Lena is marked by feelings of ambivalence regarding her special status. On one hand, she accepts with easy grace her place at the center of her community and the affection and trust that are showered upon her by it. Lena is particularly easy in her relationships with adults, such as Frank Peterson, a handyman who helps maintain the McPherson home, and Gloria, a barmaid in her father’s juke joint. These characters could easily be dismissed as a drunk or a “loose woman” (and they sometimes are), but Lena is able to see past the superficial and gains their trust, their affection, and a great deal of information about human frailty and resilience as a result. On the other hand, the very root of Lena’s sympathetic relations with these marginalized people, the heightened perception that allows her to see on multiple planes, is an aspect of her identity that at times leads her to question her own sanity.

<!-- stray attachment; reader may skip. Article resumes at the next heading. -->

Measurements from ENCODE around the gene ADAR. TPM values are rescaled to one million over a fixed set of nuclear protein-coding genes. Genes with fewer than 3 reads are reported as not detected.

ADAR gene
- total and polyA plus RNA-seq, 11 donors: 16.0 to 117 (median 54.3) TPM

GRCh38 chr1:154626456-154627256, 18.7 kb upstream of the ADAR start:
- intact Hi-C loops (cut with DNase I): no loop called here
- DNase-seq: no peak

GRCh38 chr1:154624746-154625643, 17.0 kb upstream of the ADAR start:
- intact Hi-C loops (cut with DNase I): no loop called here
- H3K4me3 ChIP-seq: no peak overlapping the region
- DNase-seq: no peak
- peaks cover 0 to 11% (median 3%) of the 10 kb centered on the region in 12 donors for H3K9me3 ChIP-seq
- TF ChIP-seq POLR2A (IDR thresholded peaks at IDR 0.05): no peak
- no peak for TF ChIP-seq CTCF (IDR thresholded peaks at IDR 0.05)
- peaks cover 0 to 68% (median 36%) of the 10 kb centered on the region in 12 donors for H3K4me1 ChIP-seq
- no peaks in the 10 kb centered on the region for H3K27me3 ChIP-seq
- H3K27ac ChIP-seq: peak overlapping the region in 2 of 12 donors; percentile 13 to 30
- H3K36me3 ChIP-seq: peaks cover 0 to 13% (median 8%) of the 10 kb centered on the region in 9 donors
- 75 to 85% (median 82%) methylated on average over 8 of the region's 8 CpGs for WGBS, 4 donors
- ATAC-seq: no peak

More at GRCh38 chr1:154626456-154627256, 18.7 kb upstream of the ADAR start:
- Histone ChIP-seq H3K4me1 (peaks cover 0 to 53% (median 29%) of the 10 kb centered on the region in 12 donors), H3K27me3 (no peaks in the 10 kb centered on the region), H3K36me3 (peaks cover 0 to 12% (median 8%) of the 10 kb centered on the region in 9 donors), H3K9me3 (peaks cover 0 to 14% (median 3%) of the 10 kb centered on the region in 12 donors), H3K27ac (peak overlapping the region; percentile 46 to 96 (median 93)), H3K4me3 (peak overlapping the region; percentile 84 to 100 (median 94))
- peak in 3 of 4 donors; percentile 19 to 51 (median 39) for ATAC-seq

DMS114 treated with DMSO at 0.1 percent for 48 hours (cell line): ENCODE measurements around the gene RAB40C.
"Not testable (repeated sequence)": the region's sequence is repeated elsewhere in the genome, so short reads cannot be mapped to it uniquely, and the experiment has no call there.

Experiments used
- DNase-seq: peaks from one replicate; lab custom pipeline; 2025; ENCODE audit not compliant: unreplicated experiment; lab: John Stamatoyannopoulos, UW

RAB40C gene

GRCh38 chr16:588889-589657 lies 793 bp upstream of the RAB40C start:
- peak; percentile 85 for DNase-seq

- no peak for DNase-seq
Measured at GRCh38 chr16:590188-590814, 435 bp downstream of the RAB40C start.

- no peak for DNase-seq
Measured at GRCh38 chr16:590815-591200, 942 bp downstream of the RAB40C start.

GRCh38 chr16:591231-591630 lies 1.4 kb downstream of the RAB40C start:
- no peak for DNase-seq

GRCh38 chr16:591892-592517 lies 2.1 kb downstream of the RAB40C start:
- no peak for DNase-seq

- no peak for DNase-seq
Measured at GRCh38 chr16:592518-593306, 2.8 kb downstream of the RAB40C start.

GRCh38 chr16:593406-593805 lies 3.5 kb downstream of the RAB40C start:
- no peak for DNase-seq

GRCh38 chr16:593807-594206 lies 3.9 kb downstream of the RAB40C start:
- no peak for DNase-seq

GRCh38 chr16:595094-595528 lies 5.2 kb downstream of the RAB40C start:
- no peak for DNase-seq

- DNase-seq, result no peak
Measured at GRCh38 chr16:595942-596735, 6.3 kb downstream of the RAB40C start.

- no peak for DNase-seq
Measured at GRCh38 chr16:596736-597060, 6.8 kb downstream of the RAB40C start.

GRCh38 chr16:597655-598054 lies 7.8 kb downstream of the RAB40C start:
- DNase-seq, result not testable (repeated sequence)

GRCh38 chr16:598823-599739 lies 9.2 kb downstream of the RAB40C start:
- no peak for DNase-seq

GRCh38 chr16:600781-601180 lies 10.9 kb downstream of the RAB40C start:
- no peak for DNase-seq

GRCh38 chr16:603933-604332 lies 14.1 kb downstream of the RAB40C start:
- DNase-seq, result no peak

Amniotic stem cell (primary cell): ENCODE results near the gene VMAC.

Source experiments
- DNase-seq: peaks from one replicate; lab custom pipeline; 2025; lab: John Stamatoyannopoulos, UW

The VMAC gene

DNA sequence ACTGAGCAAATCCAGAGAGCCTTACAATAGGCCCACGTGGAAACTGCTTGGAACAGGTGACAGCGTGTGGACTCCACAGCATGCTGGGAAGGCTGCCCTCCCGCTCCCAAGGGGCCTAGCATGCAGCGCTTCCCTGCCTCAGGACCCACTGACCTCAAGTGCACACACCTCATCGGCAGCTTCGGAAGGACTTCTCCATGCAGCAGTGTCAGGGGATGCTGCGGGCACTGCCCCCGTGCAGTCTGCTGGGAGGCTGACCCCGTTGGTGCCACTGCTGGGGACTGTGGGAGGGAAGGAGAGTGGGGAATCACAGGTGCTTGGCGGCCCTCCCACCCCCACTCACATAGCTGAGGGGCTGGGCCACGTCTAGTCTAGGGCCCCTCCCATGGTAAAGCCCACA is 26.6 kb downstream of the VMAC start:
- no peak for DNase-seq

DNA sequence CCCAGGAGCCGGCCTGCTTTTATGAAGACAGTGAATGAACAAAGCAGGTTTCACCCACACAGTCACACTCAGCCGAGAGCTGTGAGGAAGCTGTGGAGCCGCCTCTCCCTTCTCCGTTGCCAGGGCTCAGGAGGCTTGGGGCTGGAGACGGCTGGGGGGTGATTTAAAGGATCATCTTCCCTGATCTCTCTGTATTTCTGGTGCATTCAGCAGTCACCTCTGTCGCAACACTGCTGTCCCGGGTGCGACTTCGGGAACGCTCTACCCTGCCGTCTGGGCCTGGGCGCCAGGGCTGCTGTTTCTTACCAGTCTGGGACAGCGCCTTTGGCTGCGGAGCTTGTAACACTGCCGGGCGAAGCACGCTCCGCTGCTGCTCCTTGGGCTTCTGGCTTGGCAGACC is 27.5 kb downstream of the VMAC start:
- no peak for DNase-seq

The generosity of spirit and confident assurance that Lena exhibits are further cultivated in her home life. The domestic space is shared equally by Lena’s mother Nellie and her grandmother, who together constitute a dualistic image of domesticity. Nellie’s association with the modern is symbolized primarily through her rejection of Nurse Bloom’s folk wisdom. Miss Lizzie’s association with tradition is primarily expressed through her storytelling (which focuses on ghosts) and her belief in folk cures. Within the novel, however, aspects of each...
(The entire section is 421 words.)